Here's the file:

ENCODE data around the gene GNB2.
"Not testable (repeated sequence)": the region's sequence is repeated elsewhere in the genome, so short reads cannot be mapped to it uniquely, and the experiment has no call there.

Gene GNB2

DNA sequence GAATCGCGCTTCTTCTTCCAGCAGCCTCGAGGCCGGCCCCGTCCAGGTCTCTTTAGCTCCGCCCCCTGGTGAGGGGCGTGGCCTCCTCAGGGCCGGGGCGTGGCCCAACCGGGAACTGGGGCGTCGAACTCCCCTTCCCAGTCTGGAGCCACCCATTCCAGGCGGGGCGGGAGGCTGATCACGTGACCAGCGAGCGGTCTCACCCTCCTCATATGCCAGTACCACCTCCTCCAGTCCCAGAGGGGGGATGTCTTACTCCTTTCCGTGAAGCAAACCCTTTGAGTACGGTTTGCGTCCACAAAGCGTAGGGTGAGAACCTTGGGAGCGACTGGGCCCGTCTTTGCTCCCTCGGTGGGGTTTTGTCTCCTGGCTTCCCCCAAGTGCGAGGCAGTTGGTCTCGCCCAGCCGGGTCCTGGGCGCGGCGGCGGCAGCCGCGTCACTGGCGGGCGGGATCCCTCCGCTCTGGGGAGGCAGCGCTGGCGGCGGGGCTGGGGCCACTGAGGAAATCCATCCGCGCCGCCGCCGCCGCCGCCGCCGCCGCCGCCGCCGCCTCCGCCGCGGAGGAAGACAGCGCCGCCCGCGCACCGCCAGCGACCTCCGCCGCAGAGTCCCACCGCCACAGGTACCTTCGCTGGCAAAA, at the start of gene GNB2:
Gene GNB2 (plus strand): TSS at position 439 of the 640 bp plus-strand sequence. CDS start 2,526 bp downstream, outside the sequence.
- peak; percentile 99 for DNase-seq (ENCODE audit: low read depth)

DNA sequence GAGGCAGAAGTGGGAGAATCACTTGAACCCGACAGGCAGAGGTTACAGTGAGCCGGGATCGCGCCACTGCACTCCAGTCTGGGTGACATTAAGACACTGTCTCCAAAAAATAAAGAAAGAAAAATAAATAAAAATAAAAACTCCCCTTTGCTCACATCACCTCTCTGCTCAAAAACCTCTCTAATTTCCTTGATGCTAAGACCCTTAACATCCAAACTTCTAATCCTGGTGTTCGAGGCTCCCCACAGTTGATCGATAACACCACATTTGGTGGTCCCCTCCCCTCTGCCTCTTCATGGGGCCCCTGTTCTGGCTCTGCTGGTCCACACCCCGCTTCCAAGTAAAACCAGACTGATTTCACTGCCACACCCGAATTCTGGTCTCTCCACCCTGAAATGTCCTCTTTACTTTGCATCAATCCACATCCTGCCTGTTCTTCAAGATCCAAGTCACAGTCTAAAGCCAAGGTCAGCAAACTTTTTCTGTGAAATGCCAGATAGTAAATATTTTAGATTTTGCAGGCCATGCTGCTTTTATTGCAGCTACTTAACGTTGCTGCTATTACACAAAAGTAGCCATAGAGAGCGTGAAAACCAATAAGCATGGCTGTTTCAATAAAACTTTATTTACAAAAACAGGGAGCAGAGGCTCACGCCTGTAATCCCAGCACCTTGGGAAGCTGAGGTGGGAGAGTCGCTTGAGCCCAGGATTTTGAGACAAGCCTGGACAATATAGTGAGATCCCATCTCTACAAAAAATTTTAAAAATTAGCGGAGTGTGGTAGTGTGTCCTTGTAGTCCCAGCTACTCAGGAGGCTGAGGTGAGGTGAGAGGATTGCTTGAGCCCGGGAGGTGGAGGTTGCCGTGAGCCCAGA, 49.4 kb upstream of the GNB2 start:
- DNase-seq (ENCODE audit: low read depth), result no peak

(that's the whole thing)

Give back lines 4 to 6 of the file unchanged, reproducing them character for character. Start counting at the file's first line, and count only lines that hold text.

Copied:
DNA sequence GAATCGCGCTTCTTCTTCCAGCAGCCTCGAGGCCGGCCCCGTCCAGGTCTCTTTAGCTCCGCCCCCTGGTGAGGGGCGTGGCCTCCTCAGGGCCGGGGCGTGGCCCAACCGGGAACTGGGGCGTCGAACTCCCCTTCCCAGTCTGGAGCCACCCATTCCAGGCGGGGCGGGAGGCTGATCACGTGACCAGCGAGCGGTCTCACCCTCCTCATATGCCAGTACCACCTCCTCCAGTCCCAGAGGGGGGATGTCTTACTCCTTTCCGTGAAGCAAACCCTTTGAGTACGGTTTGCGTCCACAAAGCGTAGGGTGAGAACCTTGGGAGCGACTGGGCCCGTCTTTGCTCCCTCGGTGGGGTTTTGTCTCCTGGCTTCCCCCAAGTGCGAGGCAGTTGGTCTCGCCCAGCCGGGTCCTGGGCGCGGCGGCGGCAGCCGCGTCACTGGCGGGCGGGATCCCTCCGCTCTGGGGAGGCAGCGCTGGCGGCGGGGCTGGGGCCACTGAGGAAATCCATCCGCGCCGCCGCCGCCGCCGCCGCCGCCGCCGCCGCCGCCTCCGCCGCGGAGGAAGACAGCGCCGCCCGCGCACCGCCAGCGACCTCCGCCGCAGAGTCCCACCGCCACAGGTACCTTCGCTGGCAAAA, at the start of gene GNB2:
Gene GNB2 (plus strand): TSS at position 439 of the 640 bp plus-strand sequence. CDS start 2,526 bp downstream, outside the sequence.
- peak; percentile 99 for DNase-seq (ENCODE audit: low read depth)